Tuesday, October 18, 2016

paying out a long braided steel cable

The next morning, the Lady Grace encountered the ice pack. It was as if they had run aground in the night on the shores of a broken white wasteland, or had discovered an archipelago of floating islands, a few fathoms thick, blanketed with snow and streaked with muddy yellow at the waterline. The ice pack shifted, rising here and dropping there with the currents and the action of the slow waves. This shattered wasteland covered the hundreds of miles ahead of the Lady Grace, crazed ice hard and blinding bright in the daylight, the seams between the separate floes black as if great quantities of ink had been poured out by the hand of Heaven. The Lady Grace followed these dark seams south, into the pack. It was, as the whalers of Grytviken had warned, much farther north than usual, especially at the start of summer. But it was loose pack, and under reduced sail the Lady Grace pushed her way easily through the gaps in the frozen archipelago, sometimes running half a mile or more in open water.

Jernagen and Weir had set up their scientific gear on the quarterdeck. Weir lowered his dredge over the taffrail, paying out a long braided steel cable, hoping to find something new swimming in the deep cold water. Jernagen measured the air and water temperatures, the geomagnetic variances, the mineral content of the ice and the water, and the spectrum of the sunlight. Weir netted petrels, fulmar gulls and dreamed of dissecting Emperor penguins. He photographed crabeater seals, killer whales, humpback whales, and Finner whales. He found shrimp and jellyfish in his dredge, a thousand feet below the ship's keel. Jernagen and Weir sat on the deck with their heads close together, scribbling notes in their journals, smiling and breathing each other's pipe smoke.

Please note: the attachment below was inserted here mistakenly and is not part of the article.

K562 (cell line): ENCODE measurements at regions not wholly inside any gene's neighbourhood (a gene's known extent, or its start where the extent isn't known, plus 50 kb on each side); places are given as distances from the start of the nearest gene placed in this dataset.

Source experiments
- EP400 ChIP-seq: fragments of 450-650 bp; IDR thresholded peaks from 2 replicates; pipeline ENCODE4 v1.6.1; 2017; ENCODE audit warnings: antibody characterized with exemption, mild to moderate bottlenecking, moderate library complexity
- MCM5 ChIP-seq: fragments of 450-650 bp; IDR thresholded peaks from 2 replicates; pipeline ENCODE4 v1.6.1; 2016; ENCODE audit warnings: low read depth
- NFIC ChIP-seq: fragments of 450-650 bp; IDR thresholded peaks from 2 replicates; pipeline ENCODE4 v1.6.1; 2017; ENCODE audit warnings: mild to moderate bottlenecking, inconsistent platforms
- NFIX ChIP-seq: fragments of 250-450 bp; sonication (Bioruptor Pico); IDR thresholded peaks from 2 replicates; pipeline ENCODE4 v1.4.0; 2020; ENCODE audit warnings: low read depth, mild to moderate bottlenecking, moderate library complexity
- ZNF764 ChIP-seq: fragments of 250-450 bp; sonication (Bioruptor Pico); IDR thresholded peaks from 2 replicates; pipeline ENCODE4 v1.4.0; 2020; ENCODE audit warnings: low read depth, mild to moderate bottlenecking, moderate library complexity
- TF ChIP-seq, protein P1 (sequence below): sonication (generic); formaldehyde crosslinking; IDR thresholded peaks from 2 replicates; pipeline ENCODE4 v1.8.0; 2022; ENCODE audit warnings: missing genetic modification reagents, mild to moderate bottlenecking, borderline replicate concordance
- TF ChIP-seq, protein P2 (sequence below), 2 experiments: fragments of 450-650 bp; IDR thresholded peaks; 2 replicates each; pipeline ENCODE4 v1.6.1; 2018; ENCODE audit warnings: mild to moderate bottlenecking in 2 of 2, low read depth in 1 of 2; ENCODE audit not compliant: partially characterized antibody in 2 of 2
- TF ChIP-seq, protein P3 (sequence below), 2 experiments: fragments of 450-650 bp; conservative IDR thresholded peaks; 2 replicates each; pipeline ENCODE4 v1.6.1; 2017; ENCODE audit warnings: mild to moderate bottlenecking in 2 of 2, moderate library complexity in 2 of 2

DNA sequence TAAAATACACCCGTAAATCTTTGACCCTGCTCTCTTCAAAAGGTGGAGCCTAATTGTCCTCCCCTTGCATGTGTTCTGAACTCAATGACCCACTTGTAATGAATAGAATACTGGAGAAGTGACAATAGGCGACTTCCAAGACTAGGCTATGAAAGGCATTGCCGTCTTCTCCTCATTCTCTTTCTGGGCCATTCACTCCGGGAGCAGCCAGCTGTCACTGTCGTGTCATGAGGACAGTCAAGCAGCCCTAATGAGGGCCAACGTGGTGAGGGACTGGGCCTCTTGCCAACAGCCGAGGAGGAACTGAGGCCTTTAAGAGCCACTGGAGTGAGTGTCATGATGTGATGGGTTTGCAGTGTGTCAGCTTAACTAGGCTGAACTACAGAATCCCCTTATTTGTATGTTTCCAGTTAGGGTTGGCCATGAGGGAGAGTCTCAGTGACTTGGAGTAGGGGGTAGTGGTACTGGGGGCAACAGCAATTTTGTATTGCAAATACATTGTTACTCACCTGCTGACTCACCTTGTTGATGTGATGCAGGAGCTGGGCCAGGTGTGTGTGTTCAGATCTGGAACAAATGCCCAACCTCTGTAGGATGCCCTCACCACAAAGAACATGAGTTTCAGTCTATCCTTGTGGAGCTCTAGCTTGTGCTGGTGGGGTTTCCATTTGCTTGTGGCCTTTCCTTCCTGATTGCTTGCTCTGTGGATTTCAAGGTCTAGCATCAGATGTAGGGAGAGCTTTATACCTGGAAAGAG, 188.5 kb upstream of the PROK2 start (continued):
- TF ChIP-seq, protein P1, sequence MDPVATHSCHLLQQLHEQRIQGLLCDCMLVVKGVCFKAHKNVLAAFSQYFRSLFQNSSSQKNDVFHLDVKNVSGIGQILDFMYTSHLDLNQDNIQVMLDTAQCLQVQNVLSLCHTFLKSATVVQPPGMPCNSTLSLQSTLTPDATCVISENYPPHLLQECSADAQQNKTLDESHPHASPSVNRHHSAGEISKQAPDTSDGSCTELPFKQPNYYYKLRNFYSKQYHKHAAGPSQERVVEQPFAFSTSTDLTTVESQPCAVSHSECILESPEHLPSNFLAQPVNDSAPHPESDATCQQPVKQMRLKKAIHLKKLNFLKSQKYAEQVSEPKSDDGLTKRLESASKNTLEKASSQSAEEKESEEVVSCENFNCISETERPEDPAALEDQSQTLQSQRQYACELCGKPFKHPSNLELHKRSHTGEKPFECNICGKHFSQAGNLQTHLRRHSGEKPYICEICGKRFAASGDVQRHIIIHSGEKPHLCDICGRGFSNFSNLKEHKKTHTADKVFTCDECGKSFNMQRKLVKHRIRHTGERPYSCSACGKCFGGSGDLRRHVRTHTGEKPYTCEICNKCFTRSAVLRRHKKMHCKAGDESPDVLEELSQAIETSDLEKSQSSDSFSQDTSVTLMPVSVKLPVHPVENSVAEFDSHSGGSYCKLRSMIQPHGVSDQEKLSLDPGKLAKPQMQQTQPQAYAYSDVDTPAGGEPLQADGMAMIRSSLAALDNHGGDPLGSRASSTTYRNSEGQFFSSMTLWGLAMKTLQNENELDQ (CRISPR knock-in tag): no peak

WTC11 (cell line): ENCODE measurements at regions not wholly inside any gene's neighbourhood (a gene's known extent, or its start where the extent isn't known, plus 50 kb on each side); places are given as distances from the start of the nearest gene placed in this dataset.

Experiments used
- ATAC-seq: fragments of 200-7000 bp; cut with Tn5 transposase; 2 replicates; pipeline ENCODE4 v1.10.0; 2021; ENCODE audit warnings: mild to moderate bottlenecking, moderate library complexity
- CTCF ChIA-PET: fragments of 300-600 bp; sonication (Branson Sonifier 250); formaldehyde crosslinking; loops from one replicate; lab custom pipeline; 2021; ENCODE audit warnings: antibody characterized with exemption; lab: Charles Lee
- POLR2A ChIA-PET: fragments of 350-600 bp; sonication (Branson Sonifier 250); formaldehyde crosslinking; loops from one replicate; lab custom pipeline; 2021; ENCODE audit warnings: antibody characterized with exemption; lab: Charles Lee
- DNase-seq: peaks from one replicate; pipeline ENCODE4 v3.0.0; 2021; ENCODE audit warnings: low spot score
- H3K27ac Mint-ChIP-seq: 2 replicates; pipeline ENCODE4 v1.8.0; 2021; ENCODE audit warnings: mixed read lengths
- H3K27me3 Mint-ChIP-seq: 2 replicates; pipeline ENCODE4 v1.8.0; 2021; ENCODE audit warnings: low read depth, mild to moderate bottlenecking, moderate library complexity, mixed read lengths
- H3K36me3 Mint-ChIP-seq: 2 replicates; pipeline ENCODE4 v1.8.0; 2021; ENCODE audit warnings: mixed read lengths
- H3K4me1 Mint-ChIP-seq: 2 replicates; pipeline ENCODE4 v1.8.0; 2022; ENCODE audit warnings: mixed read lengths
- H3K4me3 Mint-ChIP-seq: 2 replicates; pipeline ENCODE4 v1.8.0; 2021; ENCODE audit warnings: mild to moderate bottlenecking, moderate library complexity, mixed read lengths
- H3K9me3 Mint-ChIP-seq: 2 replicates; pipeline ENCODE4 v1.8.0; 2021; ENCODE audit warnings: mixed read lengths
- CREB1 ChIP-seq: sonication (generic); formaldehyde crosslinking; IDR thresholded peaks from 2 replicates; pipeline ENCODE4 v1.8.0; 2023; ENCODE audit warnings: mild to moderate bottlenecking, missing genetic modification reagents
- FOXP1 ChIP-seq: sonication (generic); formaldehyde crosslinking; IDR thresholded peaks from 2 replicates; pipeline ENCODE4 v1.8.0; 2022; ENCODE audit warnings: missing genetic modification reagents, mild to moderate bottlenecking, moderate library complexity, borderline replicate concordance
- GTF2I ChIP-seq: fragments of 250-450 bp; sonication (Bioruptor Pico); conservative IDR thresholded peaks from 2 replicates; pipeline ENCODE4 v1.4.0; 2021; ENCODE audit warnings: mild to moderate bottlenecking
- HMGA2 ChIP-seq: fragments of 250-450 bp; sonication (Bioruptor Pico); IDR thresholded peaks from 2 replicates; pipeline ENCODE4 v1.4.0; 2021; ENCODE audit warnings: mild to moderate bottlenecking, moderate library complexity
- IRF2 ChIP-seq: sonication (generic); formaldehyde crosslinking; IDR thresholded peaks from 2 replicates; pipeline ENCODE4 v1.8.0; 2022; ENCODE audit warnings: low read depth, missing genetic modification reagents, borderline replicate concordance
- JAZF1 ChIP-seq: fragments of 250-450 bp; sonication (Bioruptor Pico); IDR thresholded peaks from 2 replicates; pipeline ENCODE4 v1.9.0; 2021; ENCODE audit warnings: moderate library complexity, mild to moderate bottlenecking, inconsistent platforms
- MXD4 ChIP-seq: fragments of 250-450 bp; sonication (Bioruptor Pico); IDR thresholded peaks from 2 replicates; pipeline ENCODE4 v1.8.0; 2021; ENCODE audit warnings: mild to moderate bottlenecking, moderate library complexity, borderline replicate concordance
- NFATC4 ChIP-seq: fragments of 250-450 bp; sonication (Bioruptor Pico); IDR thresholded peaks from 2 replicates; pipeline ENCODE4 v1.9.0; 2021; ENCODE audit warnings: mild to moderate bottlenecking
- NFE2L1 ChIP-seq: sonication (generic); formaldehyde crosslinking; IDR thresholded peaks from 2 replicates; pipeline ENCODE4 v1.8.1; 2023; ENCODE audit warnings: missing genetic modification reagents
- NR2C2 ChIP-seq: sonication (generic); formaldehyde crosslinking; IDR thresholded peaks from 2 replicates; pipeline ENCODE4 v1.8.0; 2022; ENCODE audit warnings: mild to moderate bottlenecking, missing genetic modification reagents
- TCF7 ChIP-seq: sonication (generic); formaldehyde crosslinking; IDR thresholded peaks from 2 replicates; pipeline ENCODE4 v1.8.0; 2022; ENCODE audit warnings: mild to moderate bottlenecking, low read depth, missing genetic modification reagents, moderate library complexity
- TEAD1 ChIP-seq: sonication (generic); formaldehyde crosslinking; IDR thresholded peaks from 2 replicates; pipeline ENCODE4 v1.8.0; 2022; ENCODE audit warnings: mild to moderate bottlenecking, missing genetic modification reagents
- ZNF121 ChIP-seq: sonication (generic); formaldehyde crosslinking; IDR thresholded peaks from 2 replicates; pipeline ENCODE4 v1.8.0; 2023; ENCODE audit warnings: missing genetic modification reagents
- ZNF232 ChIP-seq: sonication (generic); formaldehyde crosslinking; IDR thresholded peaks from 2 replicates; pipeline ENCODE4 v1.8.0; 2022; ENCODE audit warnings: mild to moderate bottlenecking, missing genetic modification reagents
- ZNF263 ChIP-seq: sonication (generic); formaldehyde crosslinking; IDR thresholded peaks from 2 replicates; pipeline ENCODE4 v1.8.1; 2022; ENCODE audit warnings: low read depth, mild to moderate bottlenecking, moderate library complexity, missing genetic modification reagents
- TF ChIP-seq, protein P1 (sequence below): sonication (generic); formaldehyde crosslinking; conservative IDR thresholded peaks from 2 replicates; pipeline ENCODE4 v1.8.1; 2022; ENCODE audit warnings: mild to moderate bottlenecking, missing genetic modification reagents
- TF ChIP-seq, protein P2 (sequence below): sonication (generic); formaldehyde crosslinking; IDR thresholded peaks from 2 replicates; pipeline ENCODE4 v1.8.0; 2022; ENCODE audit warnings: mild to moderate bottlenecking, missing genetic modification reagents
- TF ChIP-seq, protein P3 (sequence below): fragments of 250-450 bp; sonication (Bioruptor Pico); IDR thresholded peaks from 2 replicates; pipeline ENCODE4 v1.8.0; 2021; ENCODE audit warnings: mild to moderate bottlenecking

This post is just a reminder to myself that yesterday, after a break of a month, I began again to work on the draft of the novel I'm calling Nowhere But North. I've written about 70,000 words of that draft, and have about 25,000 still to write. I think it will be a pretty good book. Currently, I realized at lunch today, I am entering that phase of first draft writing when I have pretty much abandoned ideas of propriety, which is to say that as far as what and how I write, anything goes. This is how it always is, having mentally collapsed under the pressure of the work, I decide that every idea--no matter how absurd--is probably a pretty good idea and should be allowed its place in the book. Three quarters of the way through and I've become punchy. The above-quoted excerpt is not an example of the absurd which creeps into the novel.